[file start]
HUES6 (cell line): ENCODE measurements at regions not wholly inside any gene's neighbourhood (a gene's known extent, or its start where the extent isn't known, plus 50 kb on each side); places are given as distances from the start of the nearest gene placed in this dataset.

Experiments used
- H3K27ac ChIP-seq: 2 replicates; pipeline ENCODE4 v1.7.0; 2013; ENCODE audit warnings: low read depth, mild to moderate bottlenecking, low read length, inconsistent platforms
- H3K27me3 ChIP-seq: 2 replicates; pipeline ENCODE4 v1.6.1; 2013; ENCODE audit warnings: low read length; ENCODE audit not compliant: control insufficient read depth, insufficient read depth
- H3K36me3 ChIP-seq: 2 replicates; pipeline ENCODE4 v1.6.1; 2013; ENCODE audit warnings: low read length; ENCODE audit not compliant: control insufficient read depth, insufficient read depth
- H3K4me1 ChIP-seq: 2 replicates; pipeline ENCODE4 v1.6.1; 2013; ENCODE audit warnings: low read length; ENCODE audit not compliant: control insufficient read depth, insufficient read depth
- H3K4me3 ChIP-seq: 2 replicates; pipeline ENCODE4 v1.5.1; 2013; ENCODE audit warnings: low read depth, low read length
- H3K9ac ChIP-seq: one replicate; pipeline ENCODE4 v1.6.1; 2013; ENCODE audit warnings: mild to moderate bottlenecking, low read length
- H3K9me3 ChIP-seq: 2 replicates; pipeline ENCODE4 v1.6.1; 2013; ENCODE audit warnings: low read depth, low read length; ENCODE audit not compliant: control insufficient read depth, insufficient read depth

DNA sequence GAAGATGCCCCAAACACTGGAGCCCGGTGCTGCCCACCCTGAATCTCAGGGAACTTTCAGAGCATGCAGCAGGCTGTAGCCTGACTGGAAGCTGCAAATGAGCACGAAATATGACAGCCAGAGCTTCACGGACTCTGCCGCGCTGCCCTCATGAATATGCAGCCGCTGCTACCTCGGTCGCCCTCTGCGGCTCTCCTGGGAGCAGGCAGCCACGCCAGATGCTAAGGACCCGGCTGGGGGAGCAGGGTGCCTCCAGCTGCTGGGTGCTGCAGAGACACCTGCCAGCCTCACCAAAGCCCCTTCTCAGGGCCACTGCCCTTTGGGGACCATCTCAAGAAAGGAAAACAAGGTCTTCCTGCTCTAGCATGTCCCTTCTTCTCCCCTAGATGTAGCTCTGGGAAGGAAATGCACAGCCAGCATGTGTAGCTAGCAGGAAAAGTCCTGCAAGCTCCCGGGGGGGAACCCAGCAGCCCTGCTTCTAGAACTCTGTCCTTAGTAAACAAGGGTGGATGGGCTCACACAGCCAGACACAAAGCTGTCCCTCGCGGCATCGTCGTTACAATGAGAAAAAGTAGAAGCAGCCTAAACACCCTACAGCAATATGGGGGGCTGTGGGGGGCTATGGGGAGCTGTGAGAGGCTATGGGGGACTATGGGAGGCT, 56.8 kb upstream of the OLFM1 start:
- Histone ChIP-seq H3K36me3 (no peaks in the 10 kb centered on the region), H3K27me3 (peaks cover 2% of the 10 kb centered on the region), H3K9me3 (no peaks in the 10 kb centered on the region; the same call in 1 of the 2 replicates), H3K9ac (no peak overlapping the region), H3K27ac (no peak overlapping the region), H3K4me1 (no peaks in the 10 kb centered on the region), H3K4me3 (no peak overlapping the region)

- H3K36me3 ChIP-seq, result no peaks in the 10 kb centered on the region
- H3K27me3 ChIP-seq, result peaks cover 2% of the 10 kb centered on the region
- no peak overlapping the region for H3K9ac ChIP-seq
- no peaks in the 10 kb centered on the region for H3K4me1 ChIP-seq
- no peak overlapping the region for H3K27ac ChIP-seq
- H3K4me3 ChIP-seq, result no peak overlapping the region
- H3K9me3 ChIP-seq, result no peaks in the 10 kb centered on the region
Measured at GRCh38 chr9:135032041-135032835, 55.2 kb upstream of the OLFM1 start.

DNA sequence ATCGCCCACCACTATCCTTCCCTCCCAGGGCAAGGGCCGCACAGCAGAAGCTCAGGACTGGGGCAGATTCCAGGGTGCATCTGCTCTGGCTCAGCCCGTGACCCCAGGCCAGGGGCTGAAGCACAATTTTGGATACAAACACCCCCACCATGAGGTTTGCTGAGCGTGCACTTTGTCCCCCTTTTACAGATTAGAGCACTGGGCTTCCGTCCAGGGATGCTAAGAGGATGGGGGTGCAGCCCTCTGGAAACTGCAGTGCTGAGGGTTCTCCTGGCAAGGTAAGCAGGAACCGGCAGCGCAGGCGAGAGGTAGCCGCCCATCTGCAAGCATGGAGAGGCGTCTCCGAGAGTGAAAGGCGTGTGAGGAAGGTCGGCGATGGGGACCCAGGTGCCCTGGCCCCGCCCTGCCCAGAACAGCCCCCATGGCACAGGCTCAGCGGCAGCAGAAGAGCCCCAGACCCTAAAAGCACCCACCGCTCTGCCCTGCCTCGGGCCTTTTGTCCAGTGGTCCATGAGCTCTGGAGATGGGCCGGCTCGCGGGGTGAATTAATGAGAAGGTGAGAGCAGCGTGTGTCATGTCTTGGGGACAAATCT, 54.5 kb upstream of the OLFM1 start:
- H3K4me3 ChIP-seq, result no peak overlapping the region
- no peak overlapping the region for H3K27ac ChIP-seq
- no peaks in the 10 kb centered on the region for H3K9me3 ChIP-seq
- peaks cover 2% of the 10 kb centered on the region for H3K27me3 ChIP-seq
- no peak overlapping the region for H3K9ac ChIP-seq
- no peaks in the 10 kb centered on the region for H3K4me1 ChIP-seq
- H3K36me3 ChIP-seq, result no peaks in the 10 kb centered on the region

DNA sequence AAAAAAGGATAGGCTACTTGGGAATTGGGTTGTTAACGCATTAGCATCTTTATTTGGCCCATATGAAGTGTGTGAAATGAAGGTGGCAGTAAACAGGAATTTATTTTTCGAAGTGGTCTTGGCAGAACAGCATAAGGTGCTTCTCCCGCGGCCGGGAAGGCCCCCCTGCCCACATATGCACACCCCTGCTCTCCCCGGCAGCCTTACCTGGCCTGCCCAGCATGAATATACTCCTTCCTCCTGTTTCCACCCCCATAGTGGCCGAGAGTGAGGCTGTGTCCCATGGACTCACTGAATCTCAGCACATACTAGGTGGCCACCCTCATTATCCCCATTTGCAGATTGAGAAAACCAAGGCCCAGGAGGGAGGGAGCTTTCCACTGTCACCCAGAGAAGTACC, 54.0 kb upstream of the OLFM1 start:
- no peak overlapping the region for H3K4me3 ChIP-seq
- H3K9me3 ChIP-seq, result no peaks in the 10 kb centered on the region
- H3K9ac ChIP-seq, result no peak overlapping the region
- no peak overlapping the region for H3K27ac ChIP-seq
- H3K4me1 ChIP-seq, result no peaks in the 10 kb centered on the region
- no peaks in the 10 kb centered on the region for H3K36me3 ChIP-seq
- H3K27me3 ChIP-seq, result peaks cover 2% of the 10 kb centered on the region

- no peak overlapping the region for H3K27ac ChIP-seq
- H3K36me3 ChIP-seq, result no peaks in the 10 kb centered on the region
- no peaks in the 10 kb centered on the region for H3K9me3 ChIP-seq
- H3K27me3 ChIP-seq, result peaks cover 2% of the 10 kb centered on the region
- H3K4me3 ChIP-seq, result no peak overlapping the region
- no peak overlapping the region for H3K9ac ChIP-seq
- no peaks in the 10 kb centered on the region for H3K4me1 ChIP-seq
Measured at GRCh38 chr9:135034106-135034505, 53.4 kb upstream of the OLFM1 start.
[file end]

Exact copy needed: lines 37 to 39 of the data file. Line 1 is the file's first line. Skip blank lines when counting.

- H3K36me3 ChIP-seq, result no peaks in the 10 kb centered on the region
- no peaks in the 10 kb centered on the region for H3K9me3 ChIP-seq
- H3K27me3 ChIP-seq, result peaks cover 2% of the 10 kb centered on the region